The heart of Mary exalts in his surprising goodness to her, awakened by Elisabeth’s presence and greeting. Now of course when we think about the Virgin Mary we think about the Virgin Mary after nineteen hundred years of myths have been propagated about her. But the word of God has a marvelous way of shattering false myths. And one of them is the myth of the immaculate conception of the Virgin Mary. I find it rather strange but many Christians confuse the Immaculate Conception with the virgin birth of our Lord. The virgin birth of our Lord is simply the doctrine that Mary was a virgin and that the Holy Spirit supernaturally conceived our Lord’s human nature in her womb and he was born of Mary before she had had intercourse with any man. So the virgin birth primarily has to do with the Lord that holy thing that came from Mary was the product of the overshadowing supernatural ministry of the Holy Spirit. “The Holy Spirit shall come upon thee and the highest shall overshadow thee wherefore also that holy thing that shall be born of thee shall be called Son of God.”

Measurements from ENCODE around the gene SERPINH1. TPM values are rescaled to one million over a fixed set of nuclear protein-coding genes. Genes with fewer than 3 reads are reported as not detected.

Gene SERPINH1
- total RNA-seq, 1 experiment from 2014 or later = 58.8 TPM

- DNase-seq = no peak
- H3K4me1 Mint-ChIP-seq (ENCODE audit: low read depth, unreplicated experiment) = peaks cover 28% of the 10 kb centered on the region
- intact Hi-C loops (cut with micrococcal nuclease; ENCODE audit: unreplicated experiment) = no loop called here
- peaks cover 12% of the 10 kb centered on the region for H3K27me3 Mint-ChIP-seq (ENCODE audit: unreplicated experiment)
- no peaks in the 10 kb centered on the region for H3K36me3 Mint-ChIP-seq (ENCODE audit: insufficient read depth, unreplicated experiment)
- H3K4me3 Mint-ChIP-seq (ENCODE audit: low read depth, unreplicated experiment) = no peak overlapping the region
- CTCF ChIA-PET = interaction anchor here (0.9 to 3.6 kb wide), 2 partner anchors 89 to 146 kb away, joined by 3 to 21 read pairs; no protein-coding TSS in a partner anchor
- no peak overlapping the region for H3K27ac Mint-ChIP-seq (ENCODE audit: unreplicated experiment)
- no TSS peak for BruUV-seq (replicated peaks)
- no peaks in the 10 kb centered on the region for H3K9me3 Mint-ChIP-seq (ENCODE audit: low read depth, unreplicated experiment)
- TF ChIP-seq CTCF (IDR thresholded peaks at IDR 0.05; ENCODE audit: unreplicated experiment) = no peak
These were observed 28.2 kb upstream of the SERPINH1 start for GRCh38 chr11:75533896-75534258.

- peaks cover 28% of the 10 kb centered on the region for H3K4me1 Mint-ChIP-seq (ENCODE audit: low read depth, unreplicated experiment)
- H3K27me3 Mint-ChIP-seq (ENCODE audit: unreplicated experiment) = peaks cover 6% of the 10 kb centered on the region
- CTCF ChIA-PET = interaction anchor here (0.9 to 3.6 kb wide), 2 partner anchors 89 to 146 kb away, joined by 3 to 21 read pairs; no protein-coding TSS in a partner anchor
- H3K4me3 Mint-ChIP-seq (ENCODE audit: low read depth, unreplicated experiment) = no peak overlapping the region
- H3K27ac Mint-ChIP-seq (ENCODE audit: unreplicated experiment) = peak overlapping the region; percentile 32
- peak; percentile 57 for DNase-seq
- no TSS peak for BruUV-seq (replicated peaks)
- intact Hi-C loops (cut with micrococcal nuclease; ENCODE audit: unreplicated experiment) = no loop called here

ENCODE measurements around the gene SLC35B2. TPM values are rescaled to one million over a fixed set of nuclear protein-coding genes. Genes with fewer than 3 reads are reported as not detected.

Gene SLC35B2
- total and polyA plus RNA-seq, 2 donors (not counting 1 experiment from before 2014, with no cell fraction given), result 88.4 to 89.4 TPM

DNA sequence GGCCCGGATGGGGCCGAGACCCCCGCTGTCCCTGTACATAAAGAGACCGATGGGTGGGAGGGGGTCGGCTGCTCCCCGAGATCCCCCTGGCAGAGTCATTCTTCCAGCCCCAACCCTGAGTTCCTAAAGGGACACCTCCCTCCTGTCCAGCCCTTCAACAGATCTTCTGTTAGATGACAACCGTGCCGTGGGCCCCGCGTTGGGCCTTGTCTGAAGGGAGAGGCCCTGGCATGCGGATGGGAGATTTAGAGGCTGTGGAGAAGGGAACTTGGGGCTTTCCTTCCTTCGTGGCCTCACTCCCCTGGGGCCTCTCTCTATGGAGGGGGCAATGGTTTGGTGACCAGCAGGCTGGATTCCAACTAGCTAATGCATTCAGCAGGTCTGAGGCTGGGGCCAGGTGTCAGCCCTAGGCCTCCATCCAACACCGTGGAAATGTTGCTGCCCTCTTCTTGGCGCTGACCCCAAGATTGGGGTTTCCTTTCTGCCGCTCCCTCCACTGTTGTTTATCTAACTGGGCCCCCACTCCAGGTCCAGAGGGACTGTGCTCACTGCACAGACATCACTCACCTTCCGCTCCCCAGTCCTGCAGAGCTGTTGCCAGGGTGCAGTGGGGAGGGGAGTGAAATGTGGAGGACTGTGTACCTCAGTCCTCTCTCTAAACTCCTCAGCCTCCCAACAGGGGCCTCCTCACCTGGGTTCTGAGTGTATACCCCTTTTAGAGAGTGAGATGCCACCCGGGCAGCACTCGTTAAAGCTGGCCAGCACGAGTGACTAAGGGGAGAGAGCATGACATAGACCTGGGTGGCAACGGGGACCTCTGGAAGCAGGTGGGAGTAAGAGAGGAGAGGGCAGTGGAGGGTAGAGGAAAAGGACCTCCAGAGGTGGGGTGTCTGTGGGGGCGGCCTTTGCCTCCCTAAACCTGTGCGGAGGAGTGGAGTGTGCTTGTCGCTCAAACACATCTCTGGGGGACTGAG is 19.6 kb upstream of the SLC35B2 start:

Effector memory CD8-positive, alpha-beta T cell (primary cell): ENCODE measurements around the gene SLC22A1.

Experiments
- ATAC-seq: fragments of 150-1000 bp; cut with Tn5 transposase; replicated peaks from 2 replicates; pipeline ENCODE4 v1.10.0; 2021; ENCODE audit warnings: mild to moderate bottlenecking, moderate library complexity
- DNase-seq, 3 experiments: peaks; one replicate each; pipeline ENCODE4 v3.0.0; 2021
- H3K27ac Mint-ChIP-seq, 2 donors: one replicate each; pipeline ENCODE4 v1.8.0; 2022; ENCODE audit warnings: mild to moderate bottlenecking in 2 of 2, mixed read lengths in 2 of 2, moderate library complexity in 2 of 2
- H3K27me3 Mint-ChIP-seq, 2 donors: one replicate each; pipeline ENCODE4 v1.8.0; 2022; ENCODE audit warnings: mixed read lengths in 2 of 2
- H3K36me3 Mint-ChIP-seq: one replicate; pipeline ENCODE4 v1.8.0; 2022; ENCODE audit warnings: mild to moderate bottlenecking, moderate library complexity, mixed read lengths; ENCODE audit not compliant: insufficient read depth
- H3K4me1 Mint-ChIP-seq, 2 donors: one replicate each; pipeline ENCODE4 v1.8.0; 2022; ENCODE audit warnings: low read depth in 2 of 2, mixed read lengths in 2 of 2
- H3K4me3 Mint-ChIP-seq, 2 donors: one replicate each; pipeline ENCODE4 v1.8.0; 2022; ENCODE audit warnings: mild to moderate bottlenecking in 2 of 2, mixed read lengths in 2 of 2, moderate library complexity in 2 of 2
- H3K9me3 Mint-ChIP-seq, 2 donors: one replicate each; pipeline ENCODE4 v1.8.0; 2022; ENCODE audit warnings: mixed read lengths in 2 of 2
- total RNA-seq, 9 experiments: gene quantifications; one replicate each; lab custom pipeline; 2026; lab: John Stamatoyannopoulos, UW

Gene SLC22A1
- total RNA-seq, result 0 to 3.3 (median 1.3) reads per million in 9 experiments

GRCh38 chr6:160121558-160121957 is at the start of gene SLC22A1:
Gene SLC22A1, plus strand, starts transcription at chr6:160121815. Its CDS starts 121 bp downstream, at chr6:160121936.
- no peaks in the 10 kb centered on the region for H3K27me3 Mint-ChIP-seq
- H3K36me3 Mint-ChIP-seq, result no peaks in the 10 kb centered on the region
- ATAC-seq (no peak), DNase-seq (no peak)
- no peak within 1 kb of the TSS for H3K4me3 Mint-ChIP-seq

But the Immaculate Conception is something else. The Immaculate Conception is the doctrine that Mary was conceived and born immaculate. That is without the stain of original sin. So when we think of the Immaculate Conception of Mary we are thinking about something that is not found in the word of God at all. In fact this dogma of Mary’s Immaculate Conception was defined by Pope Pius IX in 1884 in the apostolic constitution in aphobolus deus. And in the words of the papal pronouncement, “The Virgin Mary at the first moment of her conception by a singular grace and privilege of Almighty God in virtue of the merits of Christ Jesus, the Savior of the human race was preserved immaculate from all stain of original sin.” And so it’s part of the build up of the Virgin Mary to the ultimate place that Mary becomes the one through whom we come to the Lord Jesus and to God. In fact, many of you have seen pictures of the Virgin Mary with the Latin expression under it Ad Yasem par Maryot. And that is, If we want to really come to our Lord we should come to our Lord through his mother. And so Mary has the exalted place that Scripture does not really give her in the Roman Catholic Church.